Dr. Richard Moss - Complete Biography


About five years into private practice, I had a crazy idea to open a bagel shop on a busy corner in Jasper, small rural town in southern Indiana. I named it “Bronx Bagel,” and brought in all the flourishes of a bagel shop in NY with a heavy Yankee influence including a giant wall mural painted by an old friend, the great Wendell Field, that combined seamlessly the world of NYC and the Yankees with idyllic southern Indiana. Then I opened an Italian restaurant named “Simply Pasta.” I had dreams and ambitions for both, especially bagels, which I wanted to bring to Asia. After three years, I closed them both and have since sold the bagel shop - promising ideas that met untimely fates.




The Return to Judaism


With marriage and family comes religion or at least it should. My wife converted to Judaism (but remains very “Buddhist”) and seems sometimes more Jewish than I. She is truly proud of being “one of the children of Israel” as she referred to herself at the Temple Adath Bnai Israel in Evansville, Indiana during her conversion. She and each of my four children have also been kosher dunked at the Orthodox Mikva in Saint Louis, presided over by Rabbi Barry Friedman (part of the conversion process).




I have visited Israel once (during the buildup to the war in Iraq when no one was there, in 2003, a great time, by the way, to go), and loved it. I think seriously about moving there. It seems only fitting to be at the center of Jewish life, actively defending and participating in the Jewish state – instead of cheering from the sidelines.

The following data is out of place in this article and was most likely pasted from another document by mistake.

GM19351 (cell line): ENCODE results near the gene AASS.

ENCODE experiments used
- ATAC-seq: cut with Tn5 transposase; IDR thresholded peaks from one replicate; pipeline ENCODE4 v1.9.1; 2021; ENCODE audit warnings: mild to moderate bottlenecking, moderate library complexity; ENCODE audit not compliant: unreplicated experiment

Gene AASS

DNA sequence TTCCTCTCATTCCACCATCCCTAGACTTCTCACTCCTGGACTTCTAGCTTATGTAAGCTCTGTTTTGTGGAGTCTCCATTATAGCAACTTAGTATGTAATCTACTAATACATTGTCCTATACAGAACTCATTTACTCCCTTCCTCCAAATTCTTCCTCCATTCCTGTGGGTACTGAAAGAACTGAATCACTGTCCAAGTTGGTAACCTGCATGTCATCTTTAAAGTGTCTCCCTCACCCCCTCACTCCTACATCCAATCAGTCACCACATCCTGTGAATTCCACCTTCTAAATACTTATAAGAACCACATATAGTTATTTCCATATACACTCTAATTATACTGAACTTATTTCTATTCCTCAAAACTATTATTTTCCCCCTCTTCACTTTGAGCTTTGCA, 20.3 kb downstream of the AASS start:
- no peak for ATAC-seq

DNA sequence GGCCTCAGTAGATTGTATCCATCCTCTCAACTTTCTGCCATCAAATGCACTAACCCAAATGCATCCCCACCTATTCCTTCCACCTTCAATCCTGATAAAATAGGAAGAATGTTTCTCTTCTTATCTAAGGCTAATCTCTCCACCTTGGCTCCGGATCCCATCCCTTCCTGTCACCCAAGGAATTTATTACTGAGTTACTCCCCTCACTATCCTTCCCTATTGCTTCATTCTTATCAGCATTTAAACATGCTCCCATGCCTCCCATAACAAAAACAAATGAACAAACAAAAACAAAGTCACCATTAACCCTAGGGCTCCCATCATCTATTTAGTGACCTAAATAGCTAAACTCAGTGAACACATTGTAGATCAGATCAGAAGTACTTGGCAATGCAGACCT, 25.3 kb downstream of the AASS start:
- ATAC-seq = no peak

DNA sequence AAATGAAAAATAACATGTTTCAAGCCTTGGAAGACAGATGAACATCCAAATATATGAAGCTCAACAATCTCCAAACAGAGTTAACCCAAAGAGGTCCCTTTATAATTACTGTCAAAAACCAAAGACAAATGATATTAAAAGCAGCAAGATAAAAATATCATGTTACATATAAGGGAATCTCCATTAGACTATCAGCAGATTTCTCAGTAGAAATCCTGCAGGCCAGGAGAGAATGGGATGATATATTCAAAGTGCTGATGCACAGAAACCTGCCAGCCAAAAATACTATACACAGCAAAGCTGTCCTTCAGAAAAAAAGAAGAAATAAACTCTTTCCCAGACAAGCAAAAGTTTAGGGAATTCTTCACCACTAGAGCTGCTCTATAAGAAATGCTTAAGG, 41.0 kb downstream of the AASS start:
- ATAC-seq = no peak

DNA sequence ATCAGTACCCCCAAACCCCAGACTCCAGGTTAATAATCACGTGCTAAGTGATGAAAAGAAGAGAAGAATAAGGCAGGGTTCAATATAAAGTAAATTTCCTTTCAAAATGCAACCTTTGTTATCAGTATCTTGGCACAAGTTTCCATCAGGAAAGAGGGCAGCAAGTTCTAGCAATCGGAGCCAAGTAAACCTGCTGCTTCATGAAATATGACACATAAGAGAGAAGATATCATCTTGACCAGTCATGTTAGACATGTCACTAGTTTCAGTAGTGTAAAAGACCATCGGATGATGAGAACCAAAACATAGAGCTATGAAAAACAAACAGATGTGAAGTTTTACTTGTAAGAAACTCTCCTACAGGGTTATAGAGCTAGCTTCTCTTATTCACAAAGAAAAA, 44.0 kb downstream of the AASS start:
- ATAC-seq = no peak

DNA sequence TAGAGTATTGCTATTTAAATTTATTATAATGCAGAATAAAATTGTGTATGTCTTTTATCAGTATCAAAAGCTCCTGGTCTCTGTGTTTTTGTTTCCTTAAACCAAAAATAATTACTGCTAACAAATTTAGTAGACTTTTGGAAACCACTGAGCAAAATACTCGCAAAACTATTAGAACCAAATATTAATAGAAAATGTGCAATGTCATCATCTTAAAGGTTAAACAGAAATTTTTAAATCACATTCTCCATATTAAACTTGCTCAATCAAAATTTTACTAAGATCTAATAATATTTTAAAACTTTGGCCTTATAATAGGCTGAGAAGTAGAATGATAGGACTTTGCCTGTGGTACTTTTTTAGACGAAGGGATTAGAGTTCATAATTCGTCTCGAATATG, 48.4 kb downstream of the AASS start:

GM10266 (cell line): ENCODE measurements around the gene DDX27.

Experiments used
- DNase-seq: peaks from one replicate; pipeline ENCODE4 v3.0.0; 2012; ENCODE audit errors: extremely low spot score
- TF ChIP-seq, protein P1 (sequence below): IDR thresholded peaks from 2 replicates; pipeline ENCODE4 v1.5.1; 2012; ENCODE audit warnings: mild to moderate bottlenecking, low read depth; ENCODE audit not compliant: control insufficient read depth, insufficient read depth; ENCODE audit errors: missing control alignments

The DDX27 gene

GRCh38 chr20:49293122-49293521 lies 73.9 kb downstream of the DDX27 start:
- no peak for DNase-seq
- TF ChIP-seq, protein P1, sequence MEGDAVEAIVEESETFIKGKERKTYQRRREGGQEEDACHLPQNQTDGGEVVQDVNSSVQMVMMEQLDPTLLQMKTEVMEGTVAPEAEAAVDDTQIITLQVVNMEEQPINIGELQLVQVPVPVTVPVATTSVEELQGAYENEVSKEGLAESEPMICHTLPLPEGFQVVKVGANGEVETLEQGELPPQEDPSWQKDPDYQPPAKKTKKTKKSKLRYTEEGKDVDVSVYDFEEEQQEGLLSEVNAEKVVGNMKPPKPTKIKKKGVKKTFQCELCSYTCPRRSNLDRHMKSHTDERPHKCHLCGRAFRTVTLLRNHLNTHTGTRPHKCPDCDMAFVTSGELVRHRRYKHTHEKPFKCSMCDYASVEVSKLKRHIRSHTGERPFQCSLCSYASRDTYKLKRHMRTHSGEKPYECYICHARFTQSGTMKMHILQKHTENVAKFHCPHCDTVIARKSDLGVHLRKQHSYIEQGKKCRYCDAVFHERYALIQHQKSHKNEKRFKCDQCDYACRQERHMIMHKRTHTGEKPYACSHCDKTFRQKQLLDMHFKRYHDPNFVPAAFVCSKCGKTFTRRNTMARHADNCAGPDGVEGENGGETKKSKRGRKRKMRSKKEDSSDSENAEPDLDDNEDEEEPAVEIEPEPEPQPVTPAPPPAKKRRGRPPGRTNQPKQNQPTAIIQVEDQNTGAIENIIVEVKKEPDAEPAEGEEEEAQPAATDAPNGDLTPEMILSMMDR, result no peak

The writing thing continued to burn on a low flame. In college and med school, I wrote columns and travel pieces for local papers. In Asia, I contributed a number of travel pieces, essays, and human interest stories for English dailies in Thailand and Bangladesh, along with medical articles for journals in the US and Thailand.

When I returned from Asia, I wrote a book on my travels, “The Cutting Edge.” I have written another book on the tragic loss of my mother to a stroke, “Matilda's Triumph,” a sweeping canvas of the wrenching experience of living and dying from a stroke with pointed vignettes interspersed about the equally intimidating experiences of growing up poor in the Bronx led by my willful and passionate mother.  It has been published by Langmarc.  

There were two screenplays that went nowhere (although placed well in contests) and then the political writings, the op-eds and essays generally published in my local paper, the Jasper Herald, and elsewhere (Indianapolis, Evansville, and other venues).  I am now taking time out from my busy surgical schedule to promote my book and for speaking engagements across the state of Indiana and elsewhere.